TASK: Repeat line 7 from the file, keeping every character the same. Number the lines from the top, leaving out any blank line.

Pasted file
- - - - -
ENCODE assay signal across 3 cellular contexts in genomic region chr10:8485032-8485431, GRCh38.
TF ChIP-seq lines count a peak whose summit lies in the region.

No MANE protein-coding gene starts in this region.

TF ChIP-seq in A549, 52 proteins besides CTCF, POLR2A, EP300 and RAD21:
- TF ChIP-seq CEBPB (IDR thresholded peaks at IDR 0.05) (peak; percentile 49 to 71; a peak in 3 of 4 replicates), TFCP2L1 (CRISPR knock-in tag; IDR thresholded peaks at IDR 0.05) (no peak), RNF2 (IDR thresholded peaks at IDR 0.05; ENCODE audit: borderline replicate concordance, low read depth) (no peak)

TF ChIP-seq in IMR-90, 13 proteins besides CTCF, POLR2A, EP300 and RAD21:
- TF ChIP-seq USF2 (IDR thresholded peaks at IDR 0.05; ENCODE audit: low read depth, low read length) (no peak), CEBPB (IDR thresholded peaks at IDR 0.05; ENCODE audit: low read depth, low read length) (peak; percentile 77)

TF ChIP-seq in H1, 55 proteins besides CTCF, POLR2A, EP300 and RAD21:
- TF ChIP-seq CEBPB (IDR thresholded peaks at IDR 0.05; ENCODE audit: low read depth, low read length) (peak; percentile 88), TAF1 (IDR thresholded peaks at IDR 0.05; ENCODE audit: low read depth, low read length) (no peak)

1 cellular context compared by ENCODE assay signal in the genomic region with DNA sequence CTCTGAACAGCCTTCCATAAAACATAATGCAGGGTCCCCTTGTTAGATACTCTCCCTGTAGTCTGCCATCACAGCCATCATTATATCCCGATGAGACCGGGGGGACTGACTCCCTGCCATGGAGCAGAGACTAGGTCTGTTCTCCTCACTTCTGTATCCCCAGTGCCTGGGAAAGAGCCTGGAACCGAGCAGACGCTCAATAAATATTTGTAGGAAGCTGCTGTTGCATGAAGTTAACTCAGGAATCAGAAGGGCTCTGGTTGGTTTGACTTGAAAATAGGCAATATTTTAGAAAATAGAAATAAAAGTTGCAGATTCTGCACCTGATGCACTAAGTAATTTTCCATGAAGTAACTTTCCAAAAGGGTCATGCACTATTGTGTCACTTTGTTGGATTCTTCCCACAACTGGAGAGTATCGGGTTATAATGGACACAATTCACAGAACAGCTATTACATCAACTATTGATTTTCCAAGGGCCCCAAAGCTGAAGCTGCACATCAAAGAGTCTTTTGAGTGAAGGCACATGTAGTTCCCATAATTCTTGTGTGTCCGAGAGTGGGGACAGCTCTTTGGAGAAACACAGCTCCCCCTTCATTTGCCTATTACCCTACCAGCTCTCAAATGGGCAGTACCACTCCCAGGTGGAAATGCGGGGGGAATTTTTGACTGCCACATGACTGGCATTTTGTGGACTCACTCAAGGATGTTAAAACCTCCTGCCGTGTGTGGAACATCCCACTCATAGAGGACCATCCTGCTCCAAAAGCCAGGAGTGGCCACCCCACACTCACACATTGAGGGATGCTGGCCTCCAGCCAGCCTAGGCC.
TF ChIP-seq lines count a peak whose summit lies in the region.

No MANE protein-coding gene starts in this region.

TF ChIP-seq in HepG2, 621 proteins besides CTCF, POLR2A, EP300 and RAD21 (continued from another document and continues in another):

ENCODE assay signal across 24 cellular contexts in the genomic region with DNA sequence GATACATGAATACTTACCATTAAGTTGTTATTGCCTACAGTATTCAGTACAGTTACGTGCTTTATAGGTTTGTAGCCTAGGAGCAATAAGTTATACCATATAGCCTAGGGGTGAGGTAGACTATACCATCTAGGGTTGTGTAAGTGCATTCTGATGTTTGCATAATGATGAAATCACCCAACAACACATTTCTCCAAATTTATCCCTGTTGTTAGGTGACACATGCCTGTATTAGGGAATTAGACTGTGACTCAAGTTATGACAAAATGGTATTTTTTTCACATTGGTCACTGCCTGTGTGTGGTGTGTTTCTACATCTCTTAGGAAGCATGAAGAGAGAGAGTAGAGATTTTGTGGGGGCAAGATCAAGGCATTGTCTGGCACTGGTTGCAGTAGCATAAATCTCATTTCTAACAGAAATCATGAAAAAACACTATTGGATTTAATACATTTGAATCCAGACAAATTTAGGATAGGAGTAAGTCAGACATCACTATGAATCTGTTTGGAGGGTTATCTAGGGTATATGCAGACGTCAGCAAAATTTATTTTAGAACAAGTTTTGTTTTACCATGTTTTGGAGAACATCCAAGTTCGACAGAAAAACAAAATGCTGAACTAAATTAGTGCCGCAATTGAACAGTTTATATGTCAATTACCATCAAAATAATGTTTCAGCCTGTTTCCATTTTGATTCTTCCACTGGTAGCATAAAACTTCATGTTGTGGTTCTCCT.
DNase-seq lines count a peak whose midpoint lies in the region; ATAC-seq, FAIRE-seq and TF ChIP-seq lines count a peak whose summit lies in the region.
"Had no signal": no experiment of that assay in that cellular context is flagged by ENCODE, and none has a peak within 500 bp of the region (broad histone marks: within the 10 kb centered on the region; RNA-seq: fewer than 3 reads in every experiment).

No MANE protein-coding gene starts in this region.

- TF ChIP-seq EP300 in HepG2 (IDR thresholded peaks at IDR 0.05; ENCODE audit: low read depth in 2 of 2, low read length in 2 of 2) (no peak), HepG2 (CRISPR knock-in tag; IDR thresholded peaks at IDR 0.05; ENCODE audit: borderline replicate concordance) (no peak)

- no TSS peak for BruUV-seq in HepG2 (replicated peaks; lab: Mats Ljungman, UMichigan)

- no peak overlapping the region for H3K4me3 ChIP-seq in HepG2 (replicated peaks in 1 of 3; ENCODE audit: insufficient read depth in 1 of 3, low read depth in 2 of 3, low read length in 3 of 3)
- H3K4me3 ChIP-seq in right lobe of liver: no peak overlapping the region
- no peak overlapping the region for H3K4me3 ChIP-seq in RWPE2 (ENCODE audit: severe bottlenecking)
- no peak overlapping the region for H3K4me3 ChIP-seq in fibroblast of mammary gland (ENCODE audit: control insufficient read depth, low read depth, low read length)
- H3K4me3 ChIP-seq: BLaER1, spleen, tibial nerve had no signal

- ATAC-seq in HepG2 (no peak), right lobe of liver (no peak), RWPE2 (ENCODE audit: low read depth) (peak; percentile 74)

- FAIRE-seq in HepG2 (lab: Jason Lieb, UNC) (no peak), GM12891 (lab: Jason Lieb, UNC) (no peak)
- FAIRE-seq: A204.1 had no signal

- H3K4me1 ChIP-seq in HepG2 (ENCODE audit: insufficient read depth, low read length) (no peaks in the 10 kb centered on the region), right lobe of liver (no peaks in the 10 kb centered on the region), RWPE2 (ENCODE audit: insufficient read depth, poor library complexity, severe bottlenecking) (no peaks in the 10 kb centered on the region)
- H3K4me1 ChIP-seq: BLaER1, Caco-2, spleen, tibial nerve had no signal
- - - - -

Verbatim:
- TF ChIP-seq USF2 (IDR thresholded peaks at IDR 0.05; ENCODE audit: low read depth, low read length) (no peak), CEBPB (IDR thresholded peaks at IDR 0.05; ENCODE audit: low read depth, low read length) (peak; percentile 77)